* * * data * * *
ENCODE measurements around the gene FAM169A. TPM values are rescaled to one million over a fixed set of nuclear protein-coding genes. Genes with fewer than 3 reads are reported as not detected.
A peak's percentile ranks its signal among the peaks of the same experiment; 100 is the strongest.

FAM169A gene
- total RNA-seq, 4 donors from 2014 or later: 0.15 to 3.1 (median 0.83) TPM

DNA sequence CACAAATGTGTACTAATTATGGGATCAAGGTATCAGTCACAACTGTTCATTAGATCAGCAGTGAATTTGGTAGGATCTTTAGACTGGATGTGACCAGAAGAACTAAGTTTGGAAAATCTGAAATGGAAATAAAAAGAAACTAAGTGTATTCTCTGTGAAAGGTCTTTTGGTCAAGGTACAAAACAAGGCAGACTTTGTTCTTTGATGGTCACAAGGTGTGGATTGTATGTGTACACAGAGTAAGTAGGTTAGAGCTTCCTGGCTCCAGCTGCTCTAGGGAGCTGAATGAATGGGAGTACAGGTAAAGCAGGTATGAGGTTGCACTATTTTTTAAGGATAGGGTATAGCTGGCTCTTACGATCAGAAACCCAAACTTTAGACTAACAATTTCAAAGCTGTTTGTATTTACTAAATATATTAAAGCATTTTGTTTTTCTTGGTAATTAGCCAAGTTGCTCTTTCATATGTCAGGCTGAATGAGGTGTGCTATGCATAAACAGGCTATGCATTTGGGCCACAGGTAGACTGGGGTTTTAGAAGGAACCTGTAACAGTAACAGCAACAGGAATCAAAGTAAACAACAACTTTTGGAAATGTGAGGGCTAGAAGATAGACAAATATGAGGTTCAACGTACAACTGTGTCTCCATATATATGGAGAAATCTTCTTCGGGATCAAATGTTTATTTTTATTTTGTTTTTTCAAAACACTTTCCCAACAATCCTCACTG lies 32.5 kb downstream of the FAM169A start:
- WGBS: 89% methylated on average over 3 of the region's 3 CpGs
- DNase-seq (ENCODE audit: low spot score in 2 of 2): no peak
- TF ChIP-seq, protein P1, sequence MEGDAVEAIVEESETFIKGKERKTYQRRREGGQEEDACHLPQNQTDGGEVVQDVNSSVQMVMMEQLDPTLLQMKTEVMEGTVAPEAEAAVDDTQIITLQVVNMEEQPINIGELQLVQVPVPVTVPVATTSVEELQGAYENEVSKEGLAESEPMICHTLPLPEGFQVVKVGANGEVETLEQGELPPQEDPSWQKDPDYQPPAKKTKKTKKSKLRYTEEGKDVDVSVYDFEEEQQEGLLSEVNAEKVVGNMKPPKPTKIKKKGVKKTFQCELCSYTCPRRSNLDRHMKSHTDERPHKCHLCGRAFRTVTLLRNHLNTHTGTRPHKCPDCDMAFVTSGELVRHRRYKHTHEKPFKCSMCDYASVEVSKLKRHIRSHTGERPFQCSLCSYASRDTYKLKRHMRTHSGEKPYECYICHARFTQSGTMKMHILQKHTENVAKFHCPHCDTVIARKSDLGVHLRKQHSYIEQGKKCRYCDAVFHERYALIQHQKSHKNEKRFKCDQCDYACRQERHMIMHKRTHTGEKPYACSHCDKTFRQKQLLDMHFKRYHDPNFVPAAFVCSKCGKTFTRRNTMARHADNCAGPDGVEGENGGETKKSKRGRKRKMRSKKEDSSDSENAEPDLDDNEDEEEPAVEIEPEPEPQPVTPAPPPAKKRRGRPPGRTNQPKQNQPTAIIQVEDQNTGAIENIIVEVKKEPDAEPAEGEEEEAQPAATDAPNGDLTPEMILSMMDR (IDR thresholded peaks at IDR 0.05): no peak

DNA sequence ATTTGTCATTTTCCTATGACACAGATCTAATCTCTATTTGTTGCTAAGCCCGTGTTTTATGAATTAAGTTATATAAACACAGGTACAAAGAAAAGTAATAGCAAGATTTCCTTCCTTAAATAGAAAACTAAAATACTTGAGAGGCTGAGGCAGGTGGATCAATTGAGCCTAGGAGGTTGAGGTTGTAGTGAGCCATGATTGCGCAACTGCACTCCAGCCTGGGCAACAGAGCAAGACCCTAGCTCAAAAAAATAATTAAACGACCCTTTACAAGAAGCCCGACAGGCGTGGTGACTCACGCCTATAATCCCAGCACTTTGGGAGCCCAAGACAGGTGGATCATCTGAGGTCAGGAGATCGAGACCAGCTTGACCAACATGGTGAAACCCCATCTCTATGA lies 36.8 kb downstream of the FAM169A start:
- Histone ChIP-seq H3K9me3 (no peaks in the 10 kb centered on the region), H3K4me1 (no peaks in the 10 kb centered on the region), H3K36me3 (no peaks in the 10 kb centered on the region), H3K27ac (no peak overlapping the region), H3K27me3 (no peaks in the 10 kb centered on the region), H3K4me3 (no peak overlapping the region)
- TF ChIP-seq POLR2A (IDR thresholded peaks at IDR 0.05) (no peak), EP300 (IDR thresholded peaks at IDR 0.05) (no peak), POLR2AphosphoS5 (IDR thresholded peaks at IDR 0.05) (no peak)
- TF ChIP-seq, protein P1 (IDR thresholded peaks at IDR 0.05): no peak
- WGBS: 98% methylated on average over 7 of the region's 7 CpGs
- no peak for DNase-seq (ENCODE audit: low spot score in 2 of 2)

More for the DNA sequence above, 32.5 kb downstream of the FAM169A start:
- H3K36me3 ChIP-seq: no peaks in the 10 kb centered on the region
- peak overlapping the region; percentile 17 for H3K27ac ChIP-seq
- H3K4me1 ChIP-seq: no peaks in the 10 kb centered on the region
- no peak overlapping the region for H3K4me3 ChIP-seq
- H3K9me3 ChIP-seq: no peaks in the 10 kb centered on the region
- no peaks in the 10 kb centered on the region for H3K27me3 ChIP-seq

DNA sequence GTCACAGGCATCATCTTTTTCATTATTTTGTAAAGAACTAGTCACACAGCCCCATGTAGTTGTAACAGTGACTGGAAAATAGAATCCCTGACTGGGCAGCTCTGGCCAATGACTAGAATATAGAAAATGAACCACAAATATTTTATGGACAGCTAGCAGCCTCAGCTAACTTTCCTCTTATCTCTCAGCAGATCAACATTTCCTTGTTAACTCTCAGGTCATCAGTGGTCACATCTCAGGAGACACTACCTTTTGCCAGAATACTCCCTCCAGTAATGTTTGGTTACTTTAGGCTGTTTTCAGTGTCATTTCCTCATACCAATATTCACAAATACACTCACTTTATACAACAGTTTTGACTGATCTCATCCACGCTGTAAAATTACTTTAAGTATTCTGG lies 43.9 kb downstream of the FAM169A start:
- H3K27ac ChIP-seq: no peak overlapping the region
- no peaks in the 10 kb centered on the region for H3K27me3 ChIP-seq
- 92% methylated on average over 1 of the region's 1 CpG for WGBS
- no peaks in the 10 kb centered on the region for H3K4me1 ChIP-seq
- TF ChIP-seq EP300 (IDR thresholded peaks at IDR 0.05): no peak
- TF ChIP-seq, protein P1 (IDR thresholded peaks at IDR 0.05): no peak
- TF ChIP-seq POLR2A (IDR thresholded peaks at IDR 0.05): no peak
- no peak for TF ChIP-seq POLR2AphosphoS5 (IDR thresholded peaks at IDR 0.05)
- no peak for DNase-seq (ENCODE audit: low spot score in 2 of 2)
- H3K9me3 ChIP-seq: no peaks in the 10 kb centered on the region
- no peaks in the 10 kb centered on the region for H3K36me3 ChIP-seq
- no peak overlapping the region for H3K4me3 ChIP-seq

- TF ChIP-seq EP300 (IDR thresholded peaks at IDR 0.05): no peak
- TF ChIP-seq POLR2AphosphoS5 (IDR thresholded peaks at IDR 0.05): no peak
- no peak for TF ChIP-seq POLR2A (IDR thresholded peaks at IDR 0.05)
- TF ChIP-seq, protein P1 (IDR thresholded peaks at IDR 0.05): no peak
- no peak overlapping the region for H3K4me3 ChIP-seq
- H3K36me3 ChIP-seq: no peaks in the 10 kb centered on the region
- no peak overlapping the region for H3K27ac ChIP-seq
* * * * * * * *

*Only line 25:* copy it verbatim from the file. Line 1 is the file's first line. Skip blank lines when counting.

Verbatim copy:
- 92% methylated on average over 1 of the region's 1 CpG for WGBS